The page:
[ DAIL IN COMMITTEE. ] - THE PREAMBLE.

Mr. O'HIGGINS

We will now take the Preamble.

"Whereas the Acts mentioned in the First, Second and Third Schedules to this Act in so far as they are in force in Saorstát Eireann and are temporary in their duration are limited to expire as respects the Acts mentioned in the First Schedule to this Act on the 31st day of December 1922 as respects the Act mentioned in the Second Schedule to this Act on the 18th day of February, 1923 in so far as same relates to tramways and on the 31st day of August, 1923 in so far as same relates to other matters and as respects the Act mentioned in the Third Schedule to this Act on the 15th day of February, 1923."

Then the next recital deals with the two Acts mentioned in the fourth schedule.

"And Whereas the Acts mentioned in the Fourth Schedule to this Act in so far as they were in force in Saorstát Eireann and were temporary in their duration expired on the 31st day of August 1922.

"And Whereas it is expedient to provide for the continuance as in this Act mentioned of the Acts mentioned in the Schedules to this Act and of the enactments amending or affecting the same and that as respects the said Acts mentioned in the said Fourth Schedule to this Act such continuance should be retrospective to the date on which such Acts expired as aforesaid."

Is the Minister satisfied that we may legally continue an Act which has ceased to exist? It appears a purely formal and pedantic point, yet most questions, or many of them that are brought before the Court for decision, are precisely of that type. It is quite possible that if we purport to continue an Act, merely using these words, the judge may decide that as the Act had previously lapsed and as we had not taken measures to revive it, that it is not revived. I suggest even though it is a formality that we introduce the word "revivor."

Mr. O'HIGGINS

In that third recital, "whereas it is expedient to provide for the continuance," we would be prepared to insert "revival."

I think the legal word is "revivor."

Question put: "That the Preamble, as amended, stand part of the Bill."
Agreed.

Mr. O'HIGGINS

I beg to move the First Schedule, which consists of twentytwo Acts, all of which would expire on the 31st of this month.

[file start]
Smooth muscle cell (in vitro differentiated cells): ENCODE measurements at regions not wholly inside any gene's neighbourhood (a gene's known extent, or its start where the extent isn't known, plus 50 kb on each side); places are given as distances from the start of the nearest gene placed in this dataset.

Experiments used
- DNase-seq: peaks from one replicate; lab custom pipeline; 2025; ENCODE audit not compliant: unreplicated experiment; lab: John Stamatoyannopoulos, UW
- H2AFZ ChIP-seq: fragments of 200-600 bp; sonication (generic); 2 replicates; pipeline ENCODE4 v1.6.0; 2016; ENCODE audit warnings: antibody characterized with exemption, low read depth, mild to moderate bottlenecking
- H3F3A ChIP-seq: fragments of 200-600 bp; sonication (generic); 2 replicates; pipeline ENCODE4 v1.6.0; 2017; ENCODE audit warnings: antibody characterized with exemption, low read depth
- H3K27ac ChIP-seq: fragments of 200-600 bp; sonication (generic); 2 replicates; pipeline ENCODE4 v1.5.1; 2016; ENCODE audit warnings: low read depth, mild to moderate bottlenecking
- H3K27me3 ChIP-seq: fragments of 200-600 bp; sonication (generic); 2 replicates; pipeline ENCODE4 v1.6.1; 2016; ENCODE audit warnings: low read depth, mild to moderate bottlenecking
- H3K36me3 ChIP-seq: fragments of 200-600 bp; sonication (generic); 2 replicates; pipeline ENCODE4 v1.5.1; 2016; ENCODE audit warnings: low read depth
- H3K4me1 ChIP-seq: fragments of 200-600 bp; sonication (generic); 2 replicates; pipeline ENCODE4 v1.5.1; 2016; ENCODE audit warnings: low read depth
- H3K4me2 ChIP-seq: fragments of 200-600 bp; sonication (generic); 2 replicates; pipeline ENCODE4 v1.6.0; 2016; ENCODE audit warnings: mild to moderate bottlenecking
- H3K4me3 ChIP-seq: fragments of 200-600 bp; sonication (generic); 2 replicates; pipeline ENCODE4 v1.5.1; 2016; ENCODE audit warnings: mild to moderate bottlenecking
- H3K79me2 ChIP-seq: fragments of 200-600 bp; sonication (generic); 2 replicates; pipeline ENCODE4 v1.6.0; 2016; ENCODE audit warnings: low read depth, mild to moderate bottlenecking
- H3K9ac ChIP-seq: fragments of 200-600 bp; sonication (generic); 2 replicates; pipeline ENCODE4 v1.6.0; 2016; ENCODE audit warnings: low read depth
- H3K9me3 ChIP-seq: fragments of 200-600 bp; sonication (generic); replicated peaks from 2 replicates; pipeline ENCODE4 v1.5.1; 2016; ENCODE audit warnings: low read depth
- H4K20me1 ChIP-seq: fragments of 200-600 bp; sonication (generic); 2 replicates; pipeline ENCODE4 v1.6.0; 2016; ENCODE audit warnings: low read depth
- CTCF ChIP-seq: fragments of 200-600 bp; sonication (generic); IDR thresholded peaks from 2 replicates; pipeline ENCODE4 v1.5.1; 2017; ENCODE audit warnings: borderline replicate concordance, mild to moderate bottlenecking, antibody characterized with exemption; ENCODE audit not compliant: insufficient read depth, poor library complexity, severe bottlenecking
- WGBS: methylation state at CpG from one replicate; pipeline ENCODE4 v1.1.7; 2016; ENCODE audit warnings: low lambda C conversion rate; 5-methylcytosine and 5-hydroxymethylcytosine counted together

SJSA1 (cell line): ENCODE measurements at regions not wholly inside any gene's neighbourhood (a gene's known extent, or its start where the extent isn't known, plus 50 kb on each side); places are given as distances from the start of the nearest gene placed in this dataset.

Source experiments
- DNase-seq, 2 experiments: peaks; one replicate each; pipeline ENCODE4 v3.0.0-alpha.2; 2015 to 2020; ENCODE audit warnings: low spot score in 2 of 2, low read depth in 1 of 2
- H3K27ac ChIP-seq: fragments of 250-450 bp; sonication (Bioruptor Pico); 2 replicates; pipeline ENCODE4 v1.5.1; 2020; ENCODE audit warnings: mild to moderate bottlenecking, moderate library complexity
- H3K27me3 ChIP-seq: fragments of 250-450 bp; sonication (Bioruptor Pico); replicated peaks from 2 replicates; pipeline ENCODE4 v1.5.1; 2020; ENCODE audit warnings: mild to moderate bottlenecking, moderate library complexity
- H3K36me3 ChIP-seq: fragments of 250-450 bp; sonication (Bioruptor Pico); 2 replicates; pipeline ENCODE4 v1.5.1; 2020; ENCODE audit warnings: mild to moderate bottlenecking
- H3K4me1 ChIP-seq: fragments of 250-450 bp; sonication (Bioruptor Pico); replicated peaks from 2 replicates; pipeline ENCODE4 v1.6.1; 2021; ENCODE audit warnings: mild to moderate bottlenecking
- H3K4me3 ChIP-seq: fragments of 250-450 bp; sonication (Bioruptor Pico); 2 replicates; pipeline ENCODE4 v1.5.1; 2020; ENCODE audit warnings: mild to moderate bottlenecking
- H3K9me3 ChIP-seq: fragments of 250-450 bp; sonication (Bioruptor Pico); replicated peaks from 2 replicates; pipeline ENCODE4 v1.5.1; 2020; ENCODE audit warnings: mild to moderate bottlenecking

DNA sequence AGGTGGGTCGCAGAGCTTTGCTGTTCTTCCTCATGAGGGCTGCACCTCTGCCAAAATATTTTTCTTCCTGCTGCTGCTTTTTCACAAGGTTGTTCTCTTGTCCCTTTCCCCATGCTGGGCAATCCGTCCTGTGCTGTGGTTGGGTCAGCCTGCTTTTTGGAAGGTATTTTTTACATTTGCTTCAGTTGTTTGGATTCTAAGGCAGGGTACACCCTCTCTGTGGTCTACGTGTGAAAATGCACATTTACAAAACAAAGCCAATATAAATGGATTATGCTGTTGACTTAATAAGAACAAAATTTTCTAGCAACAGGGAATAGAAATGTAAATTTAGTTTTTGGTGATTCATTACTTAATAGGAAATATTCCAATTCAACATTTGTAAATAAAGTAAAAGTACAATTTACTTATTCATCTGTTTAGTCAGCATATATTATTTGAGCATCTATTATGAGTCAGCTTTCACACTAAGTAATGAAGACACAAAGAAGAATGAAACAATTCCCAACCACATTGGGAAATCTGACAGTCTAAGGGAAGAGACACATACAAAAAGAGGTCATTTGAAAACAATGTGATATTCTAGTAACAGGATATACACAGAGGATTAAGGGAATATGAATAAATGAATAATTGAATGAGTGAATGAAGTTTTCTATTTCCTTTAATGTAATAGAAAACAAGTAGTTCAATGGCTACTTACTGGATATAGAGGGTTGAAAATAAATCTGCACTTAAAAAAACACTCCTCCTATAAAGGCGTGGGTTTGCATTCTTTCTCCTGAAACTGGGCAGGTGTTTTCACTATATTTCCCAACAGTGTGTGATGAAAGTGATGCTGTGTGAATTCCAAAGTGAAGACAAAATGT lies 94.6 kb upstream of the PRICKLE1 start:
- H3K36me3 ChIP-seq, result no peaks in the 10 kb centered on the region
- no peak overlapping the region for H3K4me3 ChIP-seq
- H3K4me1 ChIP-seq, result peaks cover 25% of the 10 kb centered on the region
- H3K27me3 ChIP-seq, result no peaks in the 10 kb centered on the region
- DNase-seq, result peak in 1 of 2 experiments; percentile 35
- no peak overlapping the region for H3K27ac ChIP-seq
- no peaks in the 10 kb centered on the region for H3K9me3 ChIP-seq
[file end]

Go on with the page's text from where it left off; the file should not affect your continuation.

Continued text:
Question put: "That the First Schedule stand part of the Bill."
Agreed.

Mr. O'HIGGINS

I beg to move the Second Schedule. It consists of one Act which would expire partly in February and partly in August of next year.

Question put: "That the Second Schedule stand part of the Bill."
Agreed.

Mr. O'HIGGINS

I move the Third Schedule. It consists of one Act which would expire on the 15th February next if not renewed—"The Harbours, Docks and Piers (Temporary Increases of Charges) Act, 1920."

Question put: "That the Third Schedule stand part of the Bill."
Agreed.

Mr. O'HIGGINS

With regard to these Acts mentioned in the Fourth Schedule, and which it is sought to renew, the first, entitled "The Local Government (Emergency Provisions) Act, 1916," gives a lot of additional powers to local authorities. One of them deals with the question of notifying disease in barracks. It arose out of the war conditions at the time diseases which were not previously notifiable were made notifiable by that Act. Some members might hold that that was particularly necessary at the moment. The renewal of this Act will, of course, provide for it. I have the text of the Act here.

The other Act provided that buildings be acquired for the accommodation of wounded soldiers, and so on.

The first Act mentioned in the Schedule—"The Local Government (Allotments and Land Cultivation) (Ireland) Act, 1917"—as the title suggests, bears on the whole allotment scheme that is in action at the moment. Local authorities would have no power, unless the Act is renewed, to acquire land and let it out in the way of allotments. The legality and validity of the existing schemes depend on the existence or the continuance of the Act.

It is understood the Act is not continued in so far as it applies to the European war conditions. Is that correct?

Mr. O'HIGGINS

Yes.

Perhaps the Minister would move Clause 1, Sub-section 2, formally again.

Mr. O'HIGGINS

— I move Clause 1, Sub-section 2, again.

Would it be possible to read Section 5, and Sections 6, 13, 21, and 23? Would they be too long to read now?

Let us get on with the business.

Mr. O'HIGGINS

I could, of course, read them, but taken like that they would not convey much to anyone.

Perhaps Deputy Hughes would read them.

I do not want to hear anything about these diseases, and I do not think any of the other Deputies do either.

Will the Minister give us any assurance if that Act is really in operation up to date, or was it up to August?

Mr. O'HIGGINS

It was in operation up to August.

Was it enforced?

Mr. O'HIGGINS

It was the existing law of the country. It was enforced, I suppose, as much and as little as most of the laws.

I commend the Ministry for trying to re-enact this Act even by this improper method. I think it is a very necessary Act, and if you can get it passed through in this way much good will be done if it is enforced.

Question put: "That Clause 1, Sub-section 2, stand part of the Bill."
Agreed.

Mr. O'HIGGINS

I beg to move the adoption of the Fourth Schedule, which includes the two Acts which expired in August—the Local Government (Emergency Provisions) Act, 1916, and the Local Government (Allotments and Land Cultivation) (Ireland) Act, 1917— which it is desirable to renew.

Question put: "That the Fourth Schedule stand part of the Bill."
Agreed.